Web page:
On Thursday morning, Switzerland's lower house surprisingly voted in favour of a proposal with two important components which will have potentially significant impacts for same-sex couples.
The first part of the proposal is to allow same-sex couples to marry in Switzerland. The second is allowing lesbian couples to access sperm donation services.
The proposal passed the National Council by 132 votes to 52, with 13 abstentions. Other than the right-wing Swiss People's Party, the proposal was supported by all major Swiss political parties.
Prior to the vote, there were suggestions that the proposals would be split and subject to a separate vote, due to the controversial sperm donation bill.
The proposal was controversial not due to providing sperm donation services to lesbian Swiss, but by its requirement that the non-birthing lesbian partner be considered a parent.
The proposal will now go to the Council of States, where if approved it will be put before the Swiss populace for a referendum.
The vote in the Council of States is not expected until after summer, with the referendum to be scheduled if the vote is successful.
The National Council vote follows a referendum in February which criminalised homophobia
Swiss Justice Minister Karin Keller-Sutter spoke out in favour of the proposal, saying “the law should be revised in stages and same-sex marriage introduced as soon as possible”.
Swiss justice minister Karin Keller-Sutter. Photo: Fabrice Coffrini
Will the proposal pass the Council of States?
Given that the current proposal is supported by the vast majority of the Swiss political establishment, it is favoured to pass when put to a vote in the Council of States.
Angelo Barrile, of the Social Democrats, told Swiss news site Watson that he was optimistic that the proposal will pass.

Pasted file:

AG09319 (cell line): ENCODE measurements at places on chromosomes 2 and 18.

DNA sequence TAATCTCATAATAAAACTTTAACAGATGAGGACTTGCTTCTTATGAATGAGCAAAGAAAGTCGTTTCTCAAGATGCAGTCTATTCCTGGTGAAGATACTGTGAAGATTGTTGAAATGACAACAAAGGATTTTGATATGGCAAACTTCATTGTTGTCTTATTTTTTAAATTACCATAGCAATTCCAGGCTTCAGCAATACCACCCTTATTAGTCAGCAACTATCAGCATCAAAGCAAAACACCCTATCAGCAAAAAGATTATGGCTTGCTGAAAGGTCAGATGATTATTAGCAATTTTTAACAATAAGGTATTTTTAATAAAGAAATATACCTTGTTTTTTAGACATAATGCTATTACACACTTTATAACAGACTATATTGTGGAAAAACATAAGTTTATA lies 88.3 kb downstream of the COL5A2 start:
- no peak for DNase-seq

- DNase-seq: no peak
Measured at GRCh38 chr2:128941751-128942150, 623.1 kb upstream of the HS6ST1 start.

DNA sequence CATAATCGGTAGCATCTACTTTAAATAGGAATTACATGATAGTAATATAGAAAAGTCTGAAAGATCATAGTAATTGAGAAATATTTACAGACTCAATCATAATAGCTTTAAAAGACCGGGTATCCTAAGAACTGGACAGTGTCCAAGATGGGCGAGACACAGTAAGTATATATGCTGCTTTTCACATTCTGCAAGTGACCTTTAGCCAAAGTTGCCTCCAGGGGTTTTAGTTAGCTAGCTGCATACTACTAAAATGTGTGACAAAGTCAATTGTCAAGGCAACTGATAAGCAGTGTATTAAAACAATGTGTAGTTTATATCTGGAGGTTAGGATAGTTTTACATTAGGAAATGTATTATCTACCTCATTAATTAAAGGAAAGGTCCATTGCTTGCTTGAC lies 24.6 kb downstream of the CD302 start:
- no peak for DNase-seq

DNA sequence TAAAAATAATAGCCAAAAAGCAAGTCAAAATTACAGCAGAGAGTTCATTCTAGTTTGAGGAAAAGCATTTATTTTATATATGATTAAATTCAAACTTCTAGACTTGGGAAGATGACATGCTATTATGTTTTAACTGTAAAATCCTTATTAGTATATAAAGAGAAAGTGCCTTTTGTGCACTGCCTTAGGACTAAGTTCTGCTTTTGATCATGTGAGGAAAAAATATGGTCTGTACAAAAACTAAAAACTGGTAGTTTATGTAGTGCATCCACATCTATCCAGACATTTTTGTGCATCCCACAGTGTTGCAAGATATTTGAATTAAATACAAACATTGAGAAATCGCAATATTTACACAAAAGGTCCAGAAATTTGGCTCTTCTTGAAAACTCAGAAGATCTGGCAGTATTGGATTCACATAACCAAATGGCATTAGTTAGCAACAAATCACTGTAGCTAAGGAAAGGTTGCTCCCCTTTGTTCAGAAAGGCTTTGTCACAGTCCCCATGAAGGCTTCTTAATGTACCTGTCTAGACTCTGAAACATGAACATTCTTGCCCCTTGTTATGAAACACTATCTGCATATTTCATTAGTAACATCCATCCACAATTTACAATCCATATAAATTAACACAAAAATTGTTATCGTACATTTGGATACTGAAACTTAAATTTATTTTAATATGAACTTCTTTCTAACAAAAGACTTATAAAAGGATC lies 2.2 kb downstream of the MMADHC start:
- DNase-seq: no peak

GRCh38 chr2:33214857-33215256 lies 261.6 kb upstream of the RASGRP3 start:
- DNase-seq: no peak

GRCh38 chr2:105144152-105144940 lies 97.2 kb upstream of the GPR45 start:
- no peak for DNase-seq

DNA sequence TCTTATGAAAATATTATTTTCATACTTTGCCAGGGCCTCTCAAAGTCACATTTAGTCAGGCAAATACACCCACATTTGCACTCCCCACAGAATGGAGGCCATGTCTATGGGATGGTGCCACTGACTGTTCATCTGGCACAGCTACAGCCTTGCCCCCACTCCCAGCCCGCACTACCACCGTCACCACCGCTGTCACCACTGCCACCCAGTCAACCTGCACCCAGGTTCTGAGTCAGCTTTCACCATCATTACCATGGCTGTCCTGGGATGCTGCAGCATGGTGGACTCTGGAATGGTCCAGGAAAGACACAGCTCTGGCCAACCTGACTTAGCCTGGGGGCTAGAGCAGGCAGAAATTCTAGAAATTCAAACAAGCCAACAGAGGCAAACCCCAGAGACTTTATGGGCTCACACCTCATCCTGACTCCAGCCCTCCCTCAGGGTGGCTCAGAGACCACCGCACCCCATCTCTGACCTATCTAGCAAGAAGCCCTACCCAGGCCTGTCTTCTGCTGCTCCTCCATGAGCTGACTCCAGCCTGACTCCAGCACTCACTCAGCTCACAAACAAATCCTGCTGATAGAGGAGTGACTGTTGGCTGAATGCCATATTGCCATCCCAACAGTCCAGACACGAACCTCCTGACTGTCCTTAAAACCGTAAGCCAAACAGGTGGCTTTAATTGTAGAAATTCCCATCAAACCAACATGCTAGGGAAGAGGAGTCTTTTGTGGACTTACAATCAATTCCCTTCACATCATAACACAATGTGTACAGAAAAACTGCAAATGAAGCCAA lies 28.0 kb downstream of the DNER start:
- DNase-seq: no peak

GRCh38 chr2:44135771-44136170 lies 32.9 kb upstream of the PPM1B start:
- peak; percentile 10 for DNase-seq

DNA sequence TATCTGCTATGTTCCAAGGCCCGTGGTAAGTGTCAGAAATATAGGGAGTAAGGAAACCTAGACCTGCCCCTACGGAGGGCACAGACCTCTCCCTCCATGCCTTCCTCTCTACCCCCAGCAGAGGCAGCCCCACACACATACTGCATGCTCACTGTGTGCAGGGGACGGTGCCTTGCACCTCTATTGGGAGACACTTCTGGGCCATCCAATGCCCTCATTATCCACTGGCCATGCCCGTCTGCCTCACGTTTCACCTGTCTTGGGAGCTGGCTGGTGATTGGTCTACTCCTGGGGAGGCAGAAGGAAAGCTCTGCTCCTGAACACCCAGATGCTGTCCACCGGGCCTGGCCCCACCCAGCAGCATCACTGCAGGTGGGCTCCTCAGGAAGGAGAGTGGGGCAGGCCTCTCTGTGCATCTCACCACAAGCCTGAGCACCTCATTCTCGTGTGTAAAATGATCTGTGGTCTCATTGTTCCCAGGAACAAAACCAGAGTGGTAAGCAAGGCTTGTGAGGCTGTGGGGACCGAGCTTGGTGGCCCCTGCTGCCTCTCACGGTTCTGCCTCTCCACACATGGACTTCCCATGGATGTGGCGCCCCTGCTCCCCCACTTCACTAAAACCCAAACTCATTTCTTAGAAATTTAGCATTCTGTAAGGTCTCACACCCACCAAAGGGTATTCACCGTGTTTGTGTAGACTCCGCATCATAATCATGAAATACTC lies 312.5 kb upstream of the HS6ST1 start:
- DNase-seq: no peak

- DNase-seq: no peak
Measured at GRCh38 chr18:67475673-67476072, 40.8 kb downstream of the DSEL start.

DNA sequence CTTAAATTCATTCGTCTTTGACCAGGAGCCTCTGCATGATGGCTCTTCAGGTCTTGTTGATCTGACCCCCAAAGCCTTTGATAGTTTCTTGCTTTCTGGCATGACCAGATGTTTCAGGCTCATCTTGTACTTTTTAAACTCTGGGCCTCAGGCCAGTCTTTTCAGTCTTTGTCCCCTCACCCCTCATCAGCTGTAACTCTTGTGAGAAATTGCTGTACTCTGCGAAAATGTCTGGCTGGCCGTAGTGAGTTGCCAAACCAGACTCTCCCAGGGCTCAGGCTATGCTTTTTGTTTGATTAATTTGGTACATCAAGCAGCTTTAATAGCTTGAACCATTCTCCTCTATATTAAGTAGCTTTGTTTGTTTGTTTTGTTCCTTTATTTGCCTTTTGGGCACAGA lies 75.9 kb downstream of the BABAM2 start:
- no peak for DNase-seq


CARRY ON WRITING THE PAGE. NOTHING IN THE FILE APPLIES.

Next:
“The signal from the National Council about marriage and sperm donation was so clear. I expect the Council of States to follow the National Council,” he said on Thursday.
“The decision was overdue, especially after the people backed us up with a yes to protection against discrimination.”
What is the current situation with same-sex marriage in Switzerland?
Same-sex marriage is currently illegal in Switzerland. There is a ‘registered partnership’ option which allows same-sex couples (and de facto couples) to enjoy many of the same rights and obligations (including having to file joint tax returns) as married couples.
But there are a couple of critical differences. Firstly, if you are in a registered partnership, you are not allowed to jointly adopt children or have children using artificial insemination. (In a small step, forward, however, people in a registered partnership can now adopt their partner’s child from a previous relationship.)
Secondly, unlike being in a marriage, being in a registered partnership does not give the foreign partner of a Swiss citizen access to the easier, ‘facilitated’ naturalisation process for Swiss citizenship.
Isn’t it a bit surprising that same-sex marriage is illegal in Switzerland?
Yet it is, especially given Switzerland’s liberal approach to many other issues (think the right to a dignified death or the approach to prostitution).
But a move to have same-sex marriage legalised has actually been in the pipeline since way back in 2013. That’s when Green Liberal MP Kathrin Bertschy first launched a parliamentary initiative calling for the Swiss constitution to be changed to ensure same-sex couples ensure the same rights as married couples.
Why has it taken so long to reach this stage?
For two mean reasons: Swiss politics is not known for moving quickly, and legislative proposals tends to bounce around from department to department for some time.
In addition, politics in Switzerland is very much about building consensus. The idea is to get as close as possible to ensuring that all objections have been answered before a draft law arrives in parliament for approval, so that it has the maximum chance of being passed (this is also why the Swiss parliament often looks like it is simply rubber-stamping laws – much of the hard work has already been done behind the scenes).
In the case of a complex issue like same-sex marriage, this consensus-building is a difficult process.
It all sounds a bit technical… what happens next?
This is critical because under Swiss law any changes to the constitution must go before the people in a ‘mandatory referendum’, which means a great deal more uncertainty in terms of whether same-sex marriage can become legal in Switzerland, particularly given the controversial sperm donation requirement.
Instead, the same-sex marriage law would only face the possible challenge of an ‘optional referendum’. These optional referendums can be triggered if 50,000 signatures are gathered within 100 days of a new law being passed.
In the meantime, while same-sex couples who wish to marry in Switzerland can feel hopeful after Thursday’s developments, they are unlikely to be able to walk down the aisle in the very near future. The wait continues.